The restrictions attempt to constrain Beijing’s emerging technology development in two ways. First, they limit China’s access to advanced semiconductors necessary for data-intensive artificial intelligence (AI) models, supercomputers and hypersonic missiles. Second, the measures curtail China’s ability to create these cutting-edge chips by preventing China from using US-built semiconductor design and manufacturing equipment, including the electronic design automation (EDA) software required to design advanced semiconductors.
But engineers at China’s top technology university — Tsinghua University — indicate that the 7 October export controls may not fully accomplish Washington’s objectives and that the sanctions’ scope should expand.
Conversations with over 60 engineers on Tsinghua’s campus reveal the prevalence of continuous EDA software limitation workarounds and the downsides of only targeting the most advanced-node chips, as opposed to so-called ‘mature node’ chips that offer less density of processing power for a given physical size.
Several students at the School of Integrated Circuits at Tsinghua (a ‘chip college’ established in 2020 to foster China’s top semiconductor talent) noted that they can easily circumvent EDA restrictions. Despite sanctions, students use Cadence and Synopsys — two of the most popular EDA providers from the United States — through backgate channels or special licenses. They then send advanced chips they design with EDA software to the Taiwan Semiconductor Manufacturing Company to manufacture — achieving the entire process Washington aims to restrict.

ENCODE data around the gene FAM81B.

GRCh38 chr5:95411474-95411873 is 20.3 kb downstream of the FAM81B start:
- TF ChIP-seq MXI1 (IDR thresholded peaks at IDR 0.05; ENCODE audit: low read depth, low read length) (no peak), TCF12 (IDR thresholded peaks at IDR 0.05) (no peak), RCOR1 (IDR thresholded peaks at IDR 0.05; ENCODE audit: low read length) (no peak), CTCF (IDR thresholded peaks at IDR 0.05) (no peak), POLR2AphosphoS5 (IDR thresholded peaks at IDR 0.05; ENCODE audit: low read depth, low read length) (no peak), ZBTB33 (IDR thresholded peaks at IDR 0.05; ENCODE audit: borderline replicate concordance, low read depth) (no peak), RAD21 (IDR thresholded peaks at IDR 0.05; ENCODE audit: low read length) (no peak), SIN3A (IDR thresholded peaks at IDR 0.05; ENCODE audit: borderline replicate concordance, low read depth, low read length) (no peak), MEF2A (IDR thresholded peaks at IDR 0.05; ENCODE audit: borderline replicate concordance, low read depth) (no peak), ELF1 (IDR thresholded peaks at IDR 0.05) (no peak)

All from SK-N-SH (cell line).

While Chinese firms have released their own EDA software, most students still rely on US technology. One student explained that ‘it’s custom’ and that ‘we can’t just start using new software, the entire process is connected. No one is willing to use it’. Another student noted feeling ‘panicked under the pressure’ of future sanctions and worried that ‘if the United States one day decides to stop letting us use EDA software, we’ll go blind. I’m terrified about that’.
Tsinghua engineers that access US EDA software may conduct dual-use or military end-use research for the PRC’s military-civil fusion initiative. The Australian Strategic Policy Institute ranked Tsinghua a ‘high-risk’ university for its ‘range of military research’, top-secret clearance for classified defence research and direct military funding. Tsinghua’s defence research sectors include navigation technology, AI, and air-to-air missiles — all technologies that rely on advanced semiconductors.
Even if Washington could successfully limit Beijing’s cutting-edge semiconductor development, this restriction alone would not be enough. Most military technology, including cutting-edge space technology, relies on less sophisticated chips that can handle extreme environmental changes and temperature shifts. Degrading China’s national security and defence industries requires limiting these ‘mature node’ chips.
A PhD student set to graduate in 2024 and ‘manage military technology development’ confirmed the current sanctions’ inability to enfeeble the People’s Liberation Army (PLA). He describes the October chip ban as ‘ineffective in terms of military use’.